A few hours into Ironman Coeur d’Alene, Zach Wimberly lay on the fire hot asphalt, trying to relieve the paralyzing cramps taking over his body. But, with 11 hours to go on the bike and a full marathon ahead in triple digit temps, Zach found the determination and sheer grit to finish the race with minutes to spare through his passion for mental health awareness and fellow Ironman athlete and friend, Devon Lind.
“It was pretty brutal. I just had to keep one foot in front of the other,” said Zach Wimberly.
The endurance race includes a 2.4-mile swim, 112-mile bike ride, and a 26.2-mile marathon. Zach and his good friend, Devon, trained together for years for the big race.
“We learned from each other,” said Devon.
As a former college athlete at Eastern Washington University, Zach struggled with mental illness during his time on the football field. So, when he signed up for Ironman, he wanted to use the platform as a way to raise money for Hilinski’s Hope, a non-profit honoring WSU quarterback Tyler Hilinski, who died of suicide in 2018.
“It’s close to my heart. There’s such a stigma in the student-athlete realm that you have to be tough to make. I want to normalize that it’s okay to not be okay,” said Zach.
Zach wore a #3, Tyler Hilinski’s jersey number, and set out to make a difference on race day. Zach clipped into his bike after the swim portion of the race and set out to conquer 112 miles in record-breaking heat. Around mile 57, the first cramp took hold.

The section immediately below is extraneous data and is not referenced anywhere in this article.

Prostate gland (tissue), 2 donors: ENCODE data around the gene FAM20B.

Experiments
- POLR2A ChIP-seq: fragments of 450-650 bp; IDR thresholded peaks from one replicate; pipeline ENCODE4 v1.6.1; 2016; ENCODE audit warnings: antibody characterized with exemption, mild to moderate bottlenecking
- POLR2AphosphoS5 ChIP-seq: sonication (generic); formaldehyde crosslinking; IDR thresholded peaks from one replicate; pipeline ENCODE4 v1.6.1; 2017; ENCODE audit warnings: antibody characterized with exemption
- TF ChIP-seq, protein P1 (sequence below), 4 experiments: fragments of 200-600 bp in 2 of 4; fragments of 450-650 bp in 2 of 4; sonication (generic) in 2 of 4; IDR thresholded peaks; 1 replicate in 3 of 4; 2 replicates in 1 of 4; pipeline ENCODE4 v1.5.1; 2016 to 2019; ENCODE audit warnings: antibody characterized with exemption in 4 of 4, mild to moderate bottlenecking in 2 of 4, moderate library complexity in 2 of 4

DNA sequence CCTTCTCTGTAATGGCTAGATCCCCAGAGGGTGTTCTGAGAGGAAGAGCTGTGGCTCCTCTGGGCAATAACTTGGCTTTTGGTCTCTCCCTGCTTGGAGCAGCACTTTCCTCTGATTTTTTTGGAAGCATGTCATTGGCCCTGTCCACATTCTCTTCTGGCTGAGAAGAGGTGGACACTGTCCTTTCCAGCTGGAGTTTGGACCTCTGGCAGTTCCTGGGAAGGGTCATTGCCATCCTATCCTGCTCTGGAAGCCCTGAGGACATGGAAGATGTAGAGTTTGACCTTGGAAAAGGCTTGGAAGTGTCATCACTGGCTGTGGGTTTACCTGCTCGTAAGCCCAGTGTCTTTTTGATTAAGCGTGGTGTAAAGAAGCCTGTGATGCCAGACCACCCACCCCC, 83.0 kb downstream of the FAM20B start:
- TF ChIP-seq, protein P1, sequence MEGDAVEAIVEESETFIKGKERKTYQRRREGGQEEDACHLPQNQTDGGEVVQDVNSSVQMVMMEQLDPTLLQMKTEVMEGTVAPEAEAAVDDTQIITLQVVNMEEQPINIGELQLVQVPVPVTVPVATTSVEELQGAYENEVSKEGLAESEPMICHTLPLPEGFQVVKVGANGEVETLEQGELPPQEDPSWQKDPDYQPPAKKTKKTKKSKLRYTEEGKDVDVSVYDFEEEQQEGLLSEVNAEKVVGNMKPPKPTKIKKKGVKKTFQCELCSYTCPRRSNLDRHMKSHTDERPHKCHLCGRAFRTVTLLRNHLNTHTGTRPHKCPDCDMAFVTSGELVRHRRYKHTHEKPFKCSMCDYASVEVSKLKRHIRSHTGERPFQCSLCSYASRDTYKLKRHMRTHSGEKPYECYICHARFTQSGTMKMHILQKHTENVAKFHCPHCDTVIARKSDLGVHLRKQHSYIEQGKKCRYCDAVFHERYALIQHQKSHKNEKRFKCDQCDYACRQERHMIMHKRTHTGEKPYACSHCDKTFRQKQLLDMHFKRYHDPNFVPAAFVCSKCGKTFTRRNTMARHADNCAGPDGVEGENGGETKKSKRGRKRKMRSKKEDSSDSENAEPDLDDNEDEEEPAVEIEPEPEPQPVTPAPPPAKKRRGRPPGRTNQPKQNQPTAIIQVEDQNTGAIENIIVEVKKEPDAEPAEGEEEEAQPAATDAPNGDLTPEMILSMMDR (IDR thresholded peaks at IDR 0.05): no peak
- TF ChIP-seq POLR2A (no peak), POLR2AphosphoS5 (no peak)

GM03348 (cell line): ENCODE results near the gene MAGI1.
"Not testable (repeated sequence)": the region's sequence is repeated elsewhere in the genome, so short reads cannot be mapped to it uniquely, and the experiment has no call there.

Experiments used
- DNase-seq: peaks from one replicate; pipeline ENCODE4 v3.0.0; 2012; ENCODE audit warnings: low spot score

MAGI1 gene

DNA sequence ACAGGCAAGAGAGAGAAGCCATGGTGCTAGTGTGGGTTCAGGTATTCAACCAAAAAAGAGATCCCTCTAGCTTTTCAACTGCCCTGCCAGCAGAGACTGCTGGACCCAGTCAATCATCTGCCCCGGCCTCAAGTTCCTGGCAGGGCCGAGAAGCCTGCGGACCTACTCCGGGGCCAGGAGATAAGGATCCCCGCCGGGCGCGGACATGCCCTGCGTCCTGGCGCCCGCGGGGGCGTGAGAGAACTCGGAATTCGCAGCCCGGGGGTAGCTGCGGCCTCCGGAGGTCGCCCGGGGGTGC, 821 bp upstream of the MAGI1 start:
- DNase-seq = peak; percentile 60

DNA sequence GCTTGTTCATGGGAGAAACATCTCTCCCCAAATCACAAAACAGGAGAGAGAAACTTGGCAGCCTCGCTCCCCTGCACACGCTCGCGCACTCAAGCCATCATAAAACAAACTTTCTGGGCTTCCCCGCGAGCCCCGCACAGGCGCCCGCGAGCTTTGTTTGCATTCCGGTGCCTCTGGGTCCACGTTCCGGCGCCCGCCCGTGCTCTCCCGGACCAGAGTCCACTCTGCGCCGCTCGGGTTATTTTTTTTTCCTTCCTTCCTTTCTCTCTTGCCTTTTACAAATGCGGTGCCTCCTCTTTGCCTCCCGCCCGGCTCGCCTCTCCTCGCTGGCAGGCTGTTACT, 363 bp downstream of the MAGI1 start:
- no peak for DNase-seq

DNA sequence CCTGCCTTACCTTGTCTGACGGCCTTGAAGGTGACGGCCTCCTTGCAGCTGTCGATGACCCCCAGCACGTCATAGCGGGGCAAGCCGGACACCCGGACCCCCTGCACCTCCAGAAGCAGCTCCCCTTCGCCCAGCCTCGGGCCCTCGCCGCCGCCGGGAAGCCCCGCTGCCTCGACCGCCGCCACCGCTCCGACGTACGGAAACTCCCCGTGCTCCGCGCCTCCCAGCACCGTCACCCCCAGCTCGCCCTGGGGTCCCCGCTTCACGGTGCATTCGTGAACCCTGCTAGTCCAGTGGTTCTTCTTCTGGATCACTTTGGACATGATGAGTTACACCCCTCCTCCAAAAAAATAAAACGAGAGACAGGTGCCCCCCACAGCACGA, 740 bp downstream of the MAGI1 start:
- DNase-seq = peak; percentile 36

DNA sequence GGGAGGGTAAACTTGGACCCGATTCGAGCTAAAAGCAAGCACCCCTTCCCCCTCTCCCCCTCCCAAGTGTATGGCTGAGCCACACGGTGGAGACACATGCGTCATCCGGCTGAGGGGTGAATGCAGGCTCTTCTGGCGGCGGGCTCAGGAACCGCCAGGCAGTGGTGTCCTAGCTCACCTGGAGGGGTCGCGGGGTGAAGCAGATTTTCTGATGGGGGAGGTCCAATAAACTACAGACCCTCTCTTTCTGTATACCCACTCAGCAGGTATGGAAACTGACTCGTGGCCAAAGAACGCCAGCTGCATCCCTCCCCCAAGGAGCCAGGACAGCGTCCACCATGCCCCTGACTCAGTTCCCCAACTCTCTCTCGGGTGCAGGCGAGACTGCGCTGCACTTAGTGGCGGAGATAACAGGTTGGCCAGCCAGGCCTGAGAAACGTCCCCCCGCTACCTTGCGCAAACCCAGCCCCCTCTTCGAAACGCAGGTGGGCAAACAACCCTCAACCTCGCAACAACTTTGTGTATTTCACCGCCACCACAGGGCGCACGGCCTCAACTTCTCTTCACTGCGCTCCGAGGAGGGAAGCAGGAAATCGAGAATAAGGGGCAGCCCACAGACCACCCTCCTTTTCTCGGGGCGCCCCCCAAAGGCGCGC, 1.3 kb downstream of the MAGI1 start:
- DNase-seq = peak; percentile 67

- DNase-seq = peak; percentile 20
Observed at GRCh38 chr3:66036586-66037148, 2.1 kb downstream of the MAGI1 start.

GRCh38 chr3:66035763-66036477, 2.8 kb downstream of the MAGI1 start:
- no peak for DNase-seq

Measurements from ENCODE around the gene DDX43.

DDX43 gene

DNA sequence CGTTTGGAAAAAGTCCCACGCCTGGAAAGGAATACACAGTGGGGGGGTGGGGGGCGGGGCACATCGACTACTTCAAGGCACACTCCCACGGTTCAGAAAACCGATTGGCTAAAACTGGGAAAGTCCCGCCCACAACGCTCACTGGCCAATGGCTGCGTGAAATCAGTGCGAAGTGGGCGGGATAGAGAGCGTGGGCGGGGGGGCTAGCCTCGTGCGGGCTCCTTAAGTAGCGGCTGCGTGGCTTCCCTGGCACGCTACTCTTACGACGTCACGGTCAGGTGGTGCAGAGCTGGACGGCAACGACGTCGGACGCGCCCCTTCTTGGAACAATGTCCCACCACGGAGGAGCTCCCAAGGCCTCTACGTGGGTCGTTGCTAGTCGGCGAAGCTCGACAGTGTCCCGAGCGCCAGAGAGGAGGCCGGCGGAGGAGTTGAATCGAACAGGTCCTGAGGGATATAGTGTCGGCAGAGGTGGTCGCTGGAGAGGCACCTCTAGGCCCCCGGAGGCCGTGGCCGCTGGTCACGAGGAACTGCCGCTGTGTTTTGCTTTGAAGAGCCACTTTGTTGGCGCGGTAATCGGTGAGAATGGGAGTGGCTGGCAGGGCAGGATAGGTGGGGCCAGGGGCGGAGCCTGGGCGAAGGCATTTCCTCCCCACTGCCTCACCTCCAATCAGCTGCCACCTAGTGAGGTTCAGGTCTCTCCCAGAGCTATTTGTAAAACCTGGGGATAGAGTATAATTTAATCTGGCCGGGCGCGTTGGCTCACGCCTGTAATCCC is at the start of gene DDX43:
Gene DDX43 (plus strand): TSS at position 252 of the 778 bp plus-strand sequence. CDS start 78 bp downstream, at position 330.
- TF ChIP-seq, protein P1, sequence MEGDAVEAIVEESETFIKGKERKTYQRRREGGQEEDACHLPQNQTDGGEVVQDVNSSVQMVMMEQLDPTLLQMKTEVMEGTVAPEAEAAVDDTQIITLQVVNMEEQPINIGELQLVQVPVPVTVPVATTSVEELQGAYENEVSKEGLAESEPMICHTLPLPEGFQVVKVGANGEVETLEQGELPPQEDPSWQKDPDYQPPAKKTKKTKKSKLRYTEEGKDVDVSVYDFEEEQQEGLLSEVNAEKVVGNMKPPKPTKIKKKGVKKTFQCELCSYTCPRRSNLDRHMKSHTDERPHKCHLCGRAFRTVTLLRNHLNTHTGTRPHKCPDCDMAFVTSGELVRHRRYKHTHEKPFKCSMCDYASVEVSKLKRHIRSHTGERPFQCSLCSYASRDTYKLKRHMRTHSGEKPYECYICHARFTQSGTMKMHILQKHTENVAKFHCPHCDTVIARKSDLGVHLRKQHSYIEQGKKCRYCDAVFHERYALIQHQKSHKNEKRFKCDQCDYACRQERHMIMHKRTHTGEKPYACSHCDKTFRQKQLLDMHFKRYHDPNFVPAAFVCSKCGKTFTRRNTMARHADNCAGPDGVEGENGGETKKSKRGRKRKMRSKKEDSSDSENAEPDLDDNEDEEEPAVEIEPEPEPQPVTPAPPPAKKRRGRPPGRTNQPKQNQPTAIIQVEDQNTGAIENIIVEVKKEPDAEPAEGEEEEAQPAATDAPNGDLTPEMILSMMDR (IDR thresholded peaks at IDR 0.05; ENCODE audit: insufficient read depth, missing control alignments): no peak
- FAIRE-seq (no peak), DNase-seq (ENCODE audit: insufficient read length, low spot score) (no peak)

“My whole lower half was cramping. I just thought about who I was representing, those impacted by mental health, and thought about myself and all the pain I went through,” said Zach.
With that mindset, Zach fought through the cramps and finished the 112-mile bike ride. But, as he put on his running shoes for the marathon, he knew it wasn’t going to get any easier.
“I just prepared myself for the death march. I could hardly walk. But I knew I had to make it,” said Zach.
Around 14 miles into Zach’s run, Devon, who had just four miles left in the race, crossed paths and stopped running to walk alongside Zach.
“He was down. He was mad at himself. So, I just said, ‘We’ve got to finish this thing’,” said Devon.
Devon encouraged Zach for several miles by creating smaller goals such as making it to the next stop sign, the next tree, and the next mile marker. Quick spurts of jogging followed by painful walking. Then it was time for Devon cross the finish line.
“He turned to me and said, ‘I’m going to finish, and then I’m going to come to find you, and we’re going to finish this thing,’” said Zach.
After finishing the race, Devon relished in the remarkable moment for a few minutes, then quickly turned right around and ran four miles to find Zach.
“It was dark at that point. I don’t know how I had the energy, but I just ran and stopped at the aid stations asking if they’d seen a bald guy come through here,” said Devon.
Finally, Devon reached Zach, and together they painstakingly increased the pace to finish within 17 hours, as required by race officials. Finally, just two minutes and three seconds shy of the 17-hour mark, Zach crossed the finish line and became an Ironman. In all, raising $5,100 for Hilinski’s Hope.
“I just folded over. I was overcome with so many emotions. I hugged Devon and said, ‘I couldn’t have done it without you.’ It was a pretty cool experience,” said Zach.
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